And next month, Marcus will be a first-round pick in the NFL Draft, with a chance to go as high as the top 10.
After four years at a fledgling UTSA program — one with just a single NFL Draft pick in its seven-year history — he's among the best prospects from the state of Texas in this year's draft. Heisman Trophy winner Baker Mayfield might end up being the only Texan drafted higher.
"He has as much upside and room to grow as any player in this draft," an NFC scout told Dave Campbell's Texas Football. "He just has a lot of work to do to get there."
He's spent nearly all his life in San Antonio, but he's about to begin a new one as an overnight millionaire. He's a couple signatures away from trading in Betsy, his decade-old white Acura sedan, for a new Ford F-150 Raptor.
"When you’re 6-7, you’re kind of limited. You ain’t fitting in any of those Italian jobs," Ron Davenport said.
His road to 6-7 was trickier than most. He was less than four pounds when he was born. For most of his life, he eyed a future in the NBA. He spent most of his football career at receiver. He graduated high school with a 198-pound frame and three Division I offers. Power 5 programs inside and outside the state wouldn't return his calls.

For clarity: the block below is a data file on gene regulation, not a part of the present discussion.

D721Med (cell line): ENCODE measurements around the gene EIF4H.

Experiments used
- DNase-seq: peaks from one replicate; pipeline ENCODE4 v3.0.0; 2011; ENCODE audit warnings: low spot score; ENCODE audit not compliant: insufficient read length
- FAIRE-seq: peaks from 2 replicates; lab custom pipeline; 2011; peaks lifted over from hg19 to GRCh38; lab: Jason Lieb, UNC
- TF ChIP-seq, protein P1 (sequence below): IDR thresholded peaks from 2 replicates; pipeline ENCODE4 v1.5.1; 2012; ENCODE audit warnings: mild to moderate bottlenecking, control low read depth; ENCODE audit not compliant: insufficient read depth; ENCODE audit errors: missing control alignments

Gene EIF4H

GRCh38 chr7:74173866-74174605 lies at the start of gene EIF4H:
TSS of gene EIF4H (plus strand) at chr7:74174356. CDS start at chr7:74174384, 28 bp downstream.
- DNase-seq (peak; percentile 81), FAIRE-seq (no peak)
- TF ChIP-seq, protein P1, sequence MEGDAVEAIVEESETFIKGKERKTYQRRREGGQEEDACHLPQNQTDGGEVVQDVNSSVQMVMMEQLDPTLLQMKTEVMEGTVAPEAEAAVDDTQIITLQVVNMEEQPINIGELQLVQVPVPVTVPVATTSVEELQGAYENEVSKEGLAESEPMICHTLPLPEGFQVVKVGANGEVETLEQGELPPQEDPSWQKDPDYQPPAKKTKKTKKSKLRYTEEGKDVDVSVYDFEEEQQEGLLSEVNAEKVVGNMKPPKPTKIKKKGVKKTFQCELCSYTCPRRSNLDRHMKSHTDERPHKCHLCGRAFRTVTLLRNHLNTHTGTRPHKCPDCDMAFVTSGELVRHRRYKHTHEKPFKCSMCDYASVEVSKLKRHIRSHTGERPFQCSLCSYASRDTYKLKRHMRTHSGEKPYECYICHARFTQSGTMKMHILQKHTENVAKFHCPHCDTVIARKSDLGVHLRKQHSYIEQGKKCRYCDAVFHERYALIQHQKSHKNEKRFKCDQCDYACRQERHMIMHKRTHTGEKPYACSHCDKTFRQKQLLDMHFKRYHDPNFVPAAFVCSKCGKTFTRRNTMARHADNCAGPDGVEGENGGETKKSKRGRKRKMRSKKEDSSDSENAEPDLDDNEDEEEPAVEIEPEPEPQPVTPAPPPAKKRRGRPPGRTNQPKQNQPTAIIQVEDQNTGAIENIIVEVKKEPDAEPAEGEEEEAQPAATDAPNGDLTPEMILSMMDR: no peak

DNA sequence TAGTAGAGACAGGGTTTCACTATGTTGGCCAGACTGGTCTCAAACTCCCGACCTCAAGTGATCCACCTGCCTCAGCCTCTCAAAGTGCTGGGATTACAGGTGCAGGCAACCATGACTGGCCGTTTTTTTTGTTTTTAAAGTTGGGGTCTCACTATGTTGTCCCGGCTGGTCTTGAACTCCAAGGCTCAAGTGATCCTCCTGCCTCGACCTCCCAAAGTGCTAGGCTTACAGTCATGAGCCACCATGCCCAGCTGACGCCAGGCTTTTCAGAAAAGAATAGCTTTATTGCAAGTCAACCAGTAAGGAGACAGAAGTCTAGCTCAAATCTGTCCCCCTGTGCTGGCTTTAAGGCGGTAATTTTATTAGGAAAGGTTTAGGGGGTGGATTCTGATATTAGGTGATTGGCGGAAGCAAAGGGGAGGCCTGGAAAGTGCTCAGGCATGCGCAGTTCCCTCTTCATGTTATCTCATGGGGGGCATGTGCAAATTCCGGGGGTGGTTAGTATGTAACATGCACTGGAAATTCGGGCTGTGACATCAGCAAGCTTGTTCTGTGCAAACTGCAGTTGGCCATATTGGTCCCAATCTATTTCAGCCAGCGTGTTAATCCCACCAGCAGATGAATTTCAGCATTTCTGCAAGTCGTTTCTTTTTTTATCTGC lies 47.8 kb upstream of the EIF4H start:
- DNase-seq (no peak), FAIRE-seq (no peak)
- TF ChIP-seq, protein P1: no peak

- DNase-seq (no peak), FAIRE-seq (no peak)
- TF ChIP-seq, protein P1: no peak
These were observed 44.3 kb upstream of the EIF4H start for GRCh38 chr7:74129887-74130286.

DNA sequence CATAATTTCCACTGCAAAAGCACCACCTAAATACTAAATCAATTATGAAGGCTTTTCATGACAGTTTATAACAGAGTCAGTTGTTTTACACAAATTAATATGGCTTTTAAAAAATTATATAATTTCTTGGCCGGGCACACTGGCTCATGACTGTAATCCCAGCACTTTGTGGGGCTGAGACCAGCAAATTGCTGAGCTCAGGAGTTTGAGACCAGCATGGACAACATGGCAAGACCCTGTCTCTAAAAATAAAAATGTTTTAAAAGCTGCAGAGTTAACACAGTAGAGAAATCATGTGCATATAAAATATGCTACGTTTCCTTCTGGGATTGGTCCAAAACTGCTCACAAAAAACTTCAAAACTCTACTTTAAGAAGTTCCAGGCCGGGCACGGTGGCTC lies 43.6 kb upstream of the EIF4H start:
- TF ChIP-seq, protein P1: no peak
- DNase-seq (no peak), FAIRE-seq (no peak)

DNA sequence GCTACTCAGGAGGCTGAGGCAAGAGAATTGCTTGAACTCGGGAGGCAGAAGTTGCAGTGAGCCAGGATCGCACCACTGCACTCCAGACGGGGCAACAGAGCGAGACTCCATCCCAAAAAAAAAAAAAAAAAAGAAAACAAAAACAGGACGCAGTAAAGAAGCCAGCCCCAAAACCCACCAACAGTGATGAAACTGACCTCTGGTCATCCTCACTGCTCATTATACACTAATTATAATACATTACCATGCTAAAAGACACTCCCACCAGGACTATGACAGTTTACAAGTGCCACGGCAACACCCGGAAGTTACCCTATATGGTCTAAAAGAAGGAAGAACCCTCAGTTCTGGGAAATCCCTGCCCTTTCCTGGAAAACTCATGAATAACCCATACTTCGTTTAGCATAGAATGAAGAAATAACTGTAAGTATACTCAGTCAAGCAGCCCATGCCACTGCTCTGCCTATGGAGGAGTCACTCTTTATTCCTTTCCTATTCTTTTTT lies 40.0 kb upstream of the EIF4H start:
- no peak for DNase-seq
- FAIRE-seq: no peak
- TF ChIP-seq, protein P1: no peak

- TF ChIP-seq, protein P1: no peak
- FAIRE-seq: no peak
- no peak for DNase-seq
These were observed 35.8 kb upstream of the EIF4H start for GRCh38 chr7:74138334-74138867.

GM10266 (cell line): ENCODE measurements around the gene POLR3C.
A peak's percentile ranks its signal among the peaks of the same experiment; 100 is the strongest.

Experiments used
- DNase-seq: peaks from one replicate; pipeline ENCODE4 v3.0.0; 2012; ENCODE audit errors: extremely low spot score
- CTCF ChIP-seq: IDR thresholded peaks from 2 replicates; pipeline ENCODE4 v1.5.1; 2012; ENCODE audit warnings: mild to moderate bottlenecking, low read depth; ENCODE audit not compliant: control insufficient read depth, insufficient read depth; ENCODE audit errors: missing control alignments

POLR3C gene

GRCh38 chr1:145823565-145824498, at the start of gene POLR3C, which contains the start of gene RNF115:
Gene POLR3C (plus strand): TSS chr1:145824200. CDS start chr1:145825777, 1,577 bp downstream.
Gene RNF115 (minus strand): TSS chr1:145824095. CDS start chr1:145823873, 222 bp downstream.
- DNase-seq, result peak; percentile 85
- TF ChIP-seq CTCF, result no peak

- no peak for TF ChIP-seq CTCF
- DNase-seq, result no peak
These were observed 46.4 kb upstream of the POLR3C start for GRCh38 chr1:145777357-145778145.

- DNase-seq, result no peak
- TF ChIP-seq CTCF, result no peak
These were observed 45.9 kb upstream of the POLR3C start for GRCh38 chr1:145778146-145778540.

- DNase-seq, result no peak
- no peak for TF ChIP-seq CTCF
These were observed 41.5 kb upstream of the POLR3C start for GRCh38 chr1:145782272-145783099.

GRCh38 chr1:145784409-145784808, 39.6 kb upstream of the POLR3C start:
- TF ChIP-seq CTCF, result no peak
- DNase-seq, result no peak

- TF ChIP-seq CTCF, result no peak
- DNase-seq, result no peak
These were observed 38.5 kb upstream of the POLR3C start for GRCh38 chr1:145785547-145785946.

Now, he's one of the most coveted pass rushers in the 2018 draft class.
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Ronnetta Davenport was barely into the third trimester of her second pregnancy when her water broke. She quickly made her way to Wilford Hall Medical Facility at Lakeland Air Force Base, but doctors couldn't keep Marcus Davenport from making his premature arrival.
Doctors were forced to deliver him through dry birth.
"They had to basically pull him out," his mother, Ronnetta Davenport, said. "And when he came out, he looked like Mike Tyson got a hold of him."
The parts of his body that weren't yellow with jaundice were black and blue with bruises. At just three pounds and 14 ounces, he easily fit inside the palm of either parent's hands. For the first day and a half of his life, machines breathed for him while his lungs developed. He spent the first 10 days of his life with a tube shoved down his throat, reliant on Ron Davenport to provide valuable, invigorating nutrients through a feeding tube.
The underdeveloped liver that that turned him yellow from jaundice required phototherapy treatments that required his fragile eyes to be covered while powerful fluorescent light performed the function his liver couldn't yet complete.